A New Dynasty - Outlines Of Jewish History

A New Dynasty - Outlines Of Jewish History


1. Antipater the Idumean.—When the wise queen Salome Alexandra died (B.C. 70) the differences between the characters and the interests of her two sons resulted in open discord. A certain Antipater, the son of a governor of Idumea, found opportunity for his ambition in fanning the flame. He was a bold, crafty, unscrupulous man, this Antipater, and wanted the sovereignty for himself. He grasped the position at once. He saw that it would be important not to make enemies of both brothers. To gain his object he must seem to espouse the cause of one or the other. He did not covet the position of priest-king, only of king. Hyrcanus, the weak elder son of Alexander Jannæus, was already installed in the priesthood. Antipater determined, for the present, to support him in the double dignity. He shrewdly thought that it would be easier to hoodwink, and, when the time came, to supplant such a puppet as Hyrcanus, than to make a tool of the younger brother.

2. Rome arbitrates.—So after the death of their mother the two brothers began fighting for the crown. The Pharisees were mostly on the conservative side of Hyrcanus, and the Sadducees with the more attractive Aristobulus. In an evil hour Aristobulus asked Pompey, the great Roman consul, to arbitrate on the matter. Pompey was busy himself at the time with his conquests in Asia, but presently he received envoys at Damascus from the rival brothers. For a while Pompey’s decision was held doubtful, and the impatient Aristobulus one day withdrew without waiting for it any longer. This disrespectful action helped Pompey to come to a decision. The victorious Roman general determined to settle the dispute in his own fashion. He marched against Jerusalem, reduced it after a three months’ siege (B.C. 63), declared the possessions of Alexander Jannæus to be forfeit to Rome, proclaimed Aristobulus a rebel, and confirmed Hyrcanus in the priesthood, but with the lower title of ethnarch instead of king. It was a strong measure on the part of Pompey. Still it was strictly political and not religious warfare, and in that sense to be honourably distinguished from the tactics of Antiochus Epiphanes. Pompey made war on the Jews, and not on Judaism. Though the Temple was in his power, he left its altars undesecrated and its treasures untouched.

3. Antipater’s Plans.—It turned out a fortunate arbitration for Antipater. He was very clever and quite unscrupulous. He recognised the power of Rome, and having no feeling for Judea except as regarded himself, determined at all costs to keep friends with the Roman government. Great as Rome was at this time, she did not despise small partisans; and, like the mouse in the fable, Antipater more than once made himself really useful to the lion. Little by little he gained his object, and saw his own house rise and the house of the Asmoneans fall. He got his two sons, Herod and Phasael, appointed to the governorships of Jerusalem and Galilee. Later on, he arranged a marriage between his son Herod and a beautiful girl called Mariamne, the great-granddaughter of Alexander Jannæus. This alliance, he thought, made another firm rivet in the family chain he was forging. If he had only known, that seemingly strong link was fated to be the first to snap. But if he had known, it would probably have made no difference in his selfish, headlong course. Hyrcanus was such a puppet that he was left in possession of such shadowy dignity as the priesthood conferred. Antipater transacted state business in Hyrcanus’s name, and minor and local matters in the provinces were settled on the spot by representative councils, which were set up in five different places. Supreme authority on all subjects was exercised by the Sanhedrin, which had its seat in Jerusalem.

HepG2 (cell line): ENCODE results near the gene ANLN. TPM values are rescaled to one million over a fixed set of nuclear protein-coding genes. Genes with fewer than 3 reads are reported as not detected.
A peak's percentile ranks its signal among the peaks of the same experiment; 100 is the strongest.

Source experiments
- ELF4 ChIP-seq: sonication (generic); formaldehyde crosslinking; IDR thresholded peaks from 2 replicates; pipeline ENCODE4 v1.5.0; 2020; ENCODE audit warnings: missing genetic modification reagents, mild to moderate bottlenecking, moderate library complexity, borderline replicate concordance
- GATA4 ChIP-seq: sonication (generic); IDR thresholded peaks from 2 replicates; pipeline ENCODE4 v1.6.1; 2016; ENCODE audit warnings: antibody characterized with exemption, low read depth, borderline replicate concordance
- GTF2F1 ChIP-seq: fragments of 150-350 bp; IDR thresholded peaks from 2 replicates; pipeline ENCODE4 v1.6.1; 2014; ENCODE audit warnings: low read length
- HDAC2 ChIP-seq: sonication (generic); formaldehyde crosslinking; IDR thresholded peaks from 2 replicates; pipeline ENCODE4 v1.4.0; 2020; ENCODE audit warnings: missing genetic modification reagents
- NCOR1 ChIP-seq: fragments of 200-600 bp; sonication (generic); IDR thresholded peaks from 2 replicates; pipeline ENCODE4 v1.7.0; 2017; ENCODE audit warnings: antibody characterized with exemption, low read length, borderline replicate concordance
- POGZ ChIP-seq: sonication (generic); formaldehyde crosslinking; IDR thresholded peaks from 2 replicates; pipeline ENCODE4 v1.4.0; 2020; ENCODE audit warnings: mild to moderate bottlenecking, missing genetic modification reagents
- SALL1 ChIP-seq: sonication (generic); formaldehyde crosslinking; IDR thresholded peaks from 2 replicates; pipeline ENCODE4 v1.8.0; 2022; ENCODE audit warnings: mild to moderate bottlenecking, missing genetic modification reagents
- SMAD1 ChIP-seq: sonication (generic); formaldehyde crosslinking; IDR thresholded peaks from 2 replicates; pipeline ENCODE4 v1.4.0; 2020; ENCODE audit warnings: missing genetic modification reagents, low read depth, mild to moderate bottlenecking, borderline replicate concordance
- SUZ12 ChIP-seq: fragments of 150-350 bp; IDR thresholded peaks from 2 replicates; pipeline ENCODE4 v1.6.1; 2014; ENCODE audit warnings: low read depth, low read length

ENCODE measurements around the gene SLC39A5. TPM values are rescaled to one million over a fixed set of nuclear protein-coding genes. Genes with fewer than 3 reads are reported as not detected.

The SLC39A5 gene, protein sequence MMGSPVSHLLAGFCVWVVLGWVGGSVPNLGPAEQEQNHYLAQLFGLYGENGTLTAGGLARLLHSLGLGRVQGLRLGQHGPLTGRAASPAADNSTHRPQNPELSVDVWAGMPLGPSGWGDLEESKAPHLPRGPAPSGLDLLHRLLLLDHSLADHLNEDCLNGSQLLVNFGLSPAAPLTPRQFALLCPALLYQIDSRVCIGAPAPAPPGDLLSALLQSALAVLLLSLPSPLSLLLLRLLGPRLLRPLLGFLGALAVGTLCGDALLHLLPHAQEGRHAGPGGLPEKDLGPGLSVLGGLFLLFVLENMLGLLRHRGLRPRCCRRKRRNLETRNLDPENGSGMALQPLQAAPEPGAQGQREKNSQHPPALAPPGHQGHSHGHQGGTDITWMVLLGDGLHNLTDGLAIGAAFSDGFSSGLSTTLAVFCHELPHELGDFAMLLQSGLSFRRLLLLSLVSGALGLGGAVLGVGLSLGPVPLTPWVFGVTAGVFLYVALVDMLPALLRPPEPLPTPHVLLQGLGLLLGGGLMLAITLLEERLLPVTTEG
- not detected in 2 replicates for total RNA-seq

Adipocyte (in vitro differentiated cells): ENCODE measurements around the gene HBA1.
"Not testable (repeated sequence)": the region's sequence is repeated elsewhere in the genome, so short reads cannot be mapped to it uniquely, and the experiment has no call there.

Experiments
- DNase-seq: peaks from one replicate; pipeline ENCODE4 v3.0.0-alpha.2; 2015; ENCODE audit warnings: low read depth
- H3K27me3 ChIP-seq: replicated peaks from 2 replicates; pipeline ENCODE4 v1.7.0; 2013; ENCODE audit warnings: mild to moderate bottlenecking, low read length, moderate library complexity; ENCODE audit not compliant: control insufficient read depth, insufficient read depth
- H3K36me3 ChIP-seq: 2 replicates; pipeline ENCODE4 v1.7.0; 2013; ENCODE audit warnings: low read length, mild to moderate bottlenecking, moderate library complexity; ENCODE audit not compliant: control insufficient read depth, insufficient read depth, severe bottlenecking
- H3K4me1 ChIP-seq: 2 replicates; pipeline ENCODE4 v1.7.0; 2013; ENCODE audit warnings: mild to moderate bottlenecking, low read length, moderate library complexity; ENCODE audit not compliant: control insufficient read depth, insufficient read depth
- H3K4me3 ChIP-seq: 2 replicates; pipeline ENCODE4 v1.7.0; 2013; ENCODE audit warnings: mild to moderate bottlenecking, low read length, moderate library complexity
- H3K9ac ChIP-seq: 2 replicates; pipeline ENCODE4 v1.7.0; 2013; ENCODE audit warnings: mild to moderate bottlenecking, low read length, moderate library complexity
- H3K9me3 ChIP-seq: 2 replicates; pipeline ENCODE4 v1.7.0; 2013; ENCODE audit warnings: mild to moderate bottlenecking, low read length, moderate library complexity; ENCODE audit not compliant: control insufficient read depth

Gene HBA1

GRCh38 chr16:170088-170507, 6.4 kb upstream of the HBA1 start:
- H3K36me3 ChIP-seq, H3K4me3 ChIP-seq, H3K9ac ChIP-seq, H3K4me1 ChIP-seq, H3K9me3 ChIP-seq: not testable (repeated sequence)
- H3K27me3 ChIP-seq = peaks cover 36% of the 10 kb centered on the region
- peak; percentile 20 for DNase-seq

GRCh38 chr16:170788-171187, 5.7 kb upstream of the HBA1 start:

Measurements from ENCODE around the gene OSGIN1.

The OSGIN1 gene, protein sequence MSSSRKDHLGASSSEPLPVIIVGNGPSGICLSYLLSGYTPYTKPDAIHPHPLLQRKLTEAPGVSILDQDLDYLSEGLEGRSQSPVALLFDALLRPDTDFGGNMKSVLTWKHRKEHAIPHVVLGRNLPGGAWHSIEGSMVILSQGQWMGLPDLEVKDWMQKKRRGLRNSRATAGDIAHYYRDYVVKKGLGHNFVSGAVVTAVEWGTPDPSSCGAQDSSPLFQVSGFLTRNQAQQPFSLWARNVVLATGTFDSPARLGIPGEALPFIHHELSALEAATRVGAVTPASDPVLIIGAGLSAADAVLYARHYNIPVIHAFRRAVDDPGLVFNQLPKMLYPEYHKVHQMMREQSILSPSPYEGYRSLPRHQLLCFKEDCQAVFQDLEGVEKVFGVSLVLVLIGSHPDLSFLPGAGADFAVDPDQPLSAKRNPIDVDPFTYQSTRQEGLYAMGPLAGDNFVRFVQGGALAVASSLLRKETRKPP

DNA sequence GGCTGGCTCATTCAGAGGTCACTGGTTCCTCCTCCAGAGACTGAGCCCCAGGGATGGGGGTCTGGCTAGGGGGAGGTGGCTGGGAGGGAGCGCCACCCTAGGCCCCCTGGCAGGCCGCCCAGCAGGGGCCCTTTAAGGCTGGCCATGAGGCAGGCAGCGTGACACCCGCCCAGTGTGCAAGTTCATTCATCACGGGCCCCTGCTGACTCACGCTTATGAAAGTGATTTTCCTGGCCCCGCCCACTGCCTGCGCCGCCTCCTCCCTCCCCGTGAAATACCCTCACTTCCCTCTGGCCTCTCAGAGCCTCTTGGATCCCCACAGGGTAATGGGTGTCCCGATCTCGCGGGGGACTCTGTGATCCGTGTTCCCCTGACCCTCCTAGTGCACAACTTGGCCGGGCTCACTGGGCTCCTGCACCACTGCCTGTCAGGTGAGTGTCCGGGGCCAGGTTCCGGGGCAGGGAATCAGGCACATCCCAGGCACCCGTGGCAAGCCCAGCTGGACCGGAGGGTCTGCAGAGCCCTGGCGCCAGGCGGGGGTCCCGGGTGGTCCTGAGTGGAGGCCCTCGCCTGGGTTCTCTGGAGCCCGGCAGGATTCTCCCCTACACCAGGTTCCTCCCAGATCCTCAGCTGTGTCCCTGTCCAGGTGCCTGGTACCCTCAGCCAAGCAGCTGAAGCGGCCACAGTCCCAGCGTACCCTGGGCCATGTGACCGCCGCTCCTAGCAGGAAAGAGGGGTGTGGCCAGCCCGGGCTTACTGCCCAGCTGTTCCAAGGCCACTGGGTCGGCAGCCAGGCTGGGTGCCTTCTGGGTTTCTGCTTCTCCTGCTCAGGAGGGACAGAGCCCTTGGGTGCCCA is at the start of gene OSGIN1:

4. The Sanhedrin.—The Sanhedrin was a council consisting of seventy-one learned men, chosen entirely for their goodness and their wisdom. Character was the great point; no proselyte, no money-lender was admissible. The members of the Sanhedrin were taken from all ranks of the nation, but the high priest himself could not claim to be a member, and the king was excluded, lest his opinion, backed by his lofty position, might carry too much weight. Young men, too, who might be hasty in their judgments, and unmarried men, who might be harsh, were alike ineligible. Grave cases, of the sort which come before our English judges in the criminal courts, were brought to the Sanhedrin to decide upon, and it was finely thought that men, who had not the sympathy and experience which years and children bring, could not rightly weigh the temptations which lead less happy folks to sin. The Sanhedrin could settle small disputes arising out of civil or ceremonial law, and in serious cases it had the power of punishment, under some limitations, even to the extreme penalty of death. But this right was taken away by the Romans about the year 30. From that date the procurator had to confirm the order to any capital sentence which the Sanhedrin might pronounce. Some people think that the beginning of this national court of justice may be traced, like so many other good things, to Ezra. They think that the men of the Great Synagogue, which Ezra founded on the return to Palestine, gradually developed into the councillors of the Sanhedrin. Other historians say that the Great Synagogue and the Sanhedrin were quite distinct institutions, though both names come from Greek roots, and mean the same, an ‘assembling together.’